Question: Is Chocolate A Poison?

Chocolate is toxic because it contains a chemical called theobromine, as well as caffeine.

Theobromine is the predominant toxin in chocolate and is very similar to caffeine.

Both chemicals are also used medicinally as a diuretic, heart stimulant, blood vessel dilator, and a smooth muscle relaxant.

Can chocolate be poisonous to humans?

Bad chocolate

Theobromine poisoning can cause heart failure, seizures, acute kidney damage and dehydration. A lethal dosage of chocolate for a human being is about 22lb (or 40 bars of Dairy Milk). On the other hand, one Smartie would be enough to kill a robin or a blackbird.

Is there cyanide in chocolate?

The seed pit contains cyanogenic glycosides which can cause cyanide poisoning. Chocolate contains theobromine, a compound that is a cardiac stimulant and a diuretic. Larger quantities of chocolate can poison or even kill a medium or large dog.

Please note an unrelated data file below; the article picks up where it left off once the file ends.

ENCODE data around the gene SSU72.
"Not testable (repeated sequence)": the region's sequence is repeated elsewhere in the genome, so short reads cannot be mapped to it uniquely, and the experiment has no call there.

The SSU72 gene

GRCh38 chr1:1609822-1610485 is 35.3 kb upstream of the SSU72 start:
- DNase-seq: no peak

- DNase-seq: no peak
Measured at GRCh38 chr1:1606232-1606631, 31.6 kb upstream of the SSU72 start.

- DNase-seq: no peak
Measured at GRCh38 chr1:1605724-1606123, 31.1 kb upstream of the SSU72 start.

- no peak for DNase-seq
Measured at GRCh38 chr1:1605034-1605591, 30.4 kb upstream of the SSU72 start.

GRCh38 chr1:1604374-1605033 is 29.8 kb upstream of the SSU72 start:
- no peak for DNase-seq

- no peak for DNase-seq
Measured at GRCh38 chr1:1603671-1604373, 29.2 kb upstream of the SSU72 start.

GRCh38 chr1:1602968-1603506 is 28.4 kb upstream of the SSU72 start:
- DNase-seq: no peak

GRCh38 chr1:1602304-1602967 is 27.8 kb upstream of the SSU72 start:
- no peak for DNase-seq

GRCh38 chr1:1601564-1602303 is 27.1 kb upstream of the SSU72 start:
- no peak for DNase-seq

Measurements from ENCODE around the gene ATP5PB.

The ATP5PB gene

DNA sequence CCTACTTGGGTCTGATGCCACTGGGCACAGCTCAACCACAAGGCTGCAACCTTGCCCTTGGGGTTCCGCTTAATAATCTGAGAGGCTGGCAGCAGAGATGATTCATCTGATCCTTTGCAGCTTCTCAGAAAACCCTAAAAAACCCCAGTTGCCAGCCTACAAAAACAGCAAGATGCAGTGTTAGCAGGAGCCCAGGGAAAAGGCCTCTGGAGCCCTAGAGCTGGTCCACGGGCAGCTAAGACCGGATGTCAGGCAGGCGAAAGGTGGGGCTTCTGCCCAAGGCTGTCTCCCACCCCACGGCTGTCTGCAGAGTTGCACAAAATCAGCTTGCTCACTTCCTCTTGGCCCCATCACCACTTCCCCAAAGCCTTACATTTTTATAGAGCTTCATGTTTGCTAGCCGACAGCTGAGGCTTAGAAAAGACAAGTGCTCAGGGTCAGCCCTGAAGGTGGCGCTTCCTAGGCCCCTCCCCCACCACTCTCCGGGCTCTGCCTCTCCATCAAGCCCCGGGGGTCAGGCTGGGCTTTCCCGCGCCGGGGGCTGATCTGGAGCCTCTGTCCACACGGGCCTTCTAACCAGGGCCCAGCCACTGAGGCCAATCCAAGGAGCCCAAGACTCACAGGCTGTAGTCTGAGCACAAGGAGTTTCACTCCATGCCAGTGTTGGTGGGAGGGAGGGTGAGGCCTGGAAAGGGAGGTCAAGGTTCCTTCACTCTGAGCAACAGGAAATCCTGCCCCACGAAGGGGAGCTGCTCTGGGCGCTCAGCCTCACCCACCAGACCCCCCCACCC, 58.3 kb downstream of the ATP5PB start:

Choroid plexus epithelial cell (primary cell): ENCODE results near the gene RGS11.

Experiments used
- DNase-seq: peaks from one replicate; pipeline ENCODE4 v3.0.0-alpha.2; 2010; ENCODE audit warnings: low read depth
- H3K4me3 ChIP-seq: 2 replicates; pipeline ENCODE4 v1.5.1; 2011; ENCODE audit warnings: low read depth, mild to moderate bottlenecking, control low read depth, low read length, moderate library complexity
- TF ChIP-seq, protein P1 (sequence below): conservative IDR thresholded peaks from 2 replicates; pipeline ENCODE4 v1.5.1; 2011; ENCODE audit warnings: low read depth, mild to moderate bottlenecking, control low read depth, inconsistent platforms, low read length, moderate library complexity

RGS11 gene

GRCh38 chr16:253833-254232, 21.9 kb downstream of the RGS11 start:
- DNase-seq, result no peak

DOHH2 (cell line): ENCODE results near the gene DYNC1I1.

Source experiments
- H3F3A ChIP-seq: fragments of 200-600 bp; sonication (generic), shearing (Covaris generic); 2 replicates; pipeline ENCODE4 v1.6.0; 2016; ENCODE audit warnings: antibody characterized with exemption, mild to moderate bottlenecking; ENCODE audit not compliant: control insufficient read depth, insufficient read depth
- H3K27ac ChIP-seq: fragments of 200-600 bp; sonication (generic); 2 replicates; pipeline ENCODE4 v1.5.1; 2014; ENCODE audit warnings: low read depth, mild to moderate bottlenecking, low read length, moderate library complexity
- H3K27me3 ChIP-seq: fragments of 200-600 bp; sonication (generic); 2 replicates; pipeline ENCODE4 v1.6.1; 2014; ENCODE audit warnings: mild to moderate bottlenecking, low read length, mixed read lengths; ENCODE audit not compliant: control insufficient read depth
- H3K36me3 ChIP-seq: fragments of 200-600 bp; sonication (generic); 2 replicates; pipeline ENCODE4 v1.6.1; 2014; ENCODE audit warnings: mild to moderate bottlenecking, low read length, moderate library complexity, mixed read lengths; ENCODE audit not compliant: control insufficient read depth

How much chocolate is poisonous?

Cardiac symptoms of chocolate toxicity occur around 40 to 50 mg/kg, and seizures occur at dosages greater than 60 mg/kg. In simpler terms, that means a very concerning dose of chocolate is approximately one ounce of milk chocolate per pound of body weight.

Has anyone died from eating chocolate?

That’s not enough to kill somebody. In the fact that it is almost impossible for the average human to die by chocolate consumption. “There certainly is a toxic dose of chocolate, and it can be fatal,” says Reed Caldwell, an emergency medicine physician at New York University Langone Medical Center.

What are the side effects of eating too much chocolate?

Eating large amounts might cause caffeine-related side effects such as nervousness, increased urination, sleeplessness, and a fast heartbeat. Cocoa can cause allergic skin reactions, constipation, and might trigger migraine headaches.

What happens if you eat too much chocolate?

Weight gain

The effect of chocolate on body weight is unclear. A concern is that excessive consumption of chocolate may promote high calorie intake and weight gain, a risk factor for many diseases, including cardiovascular disease.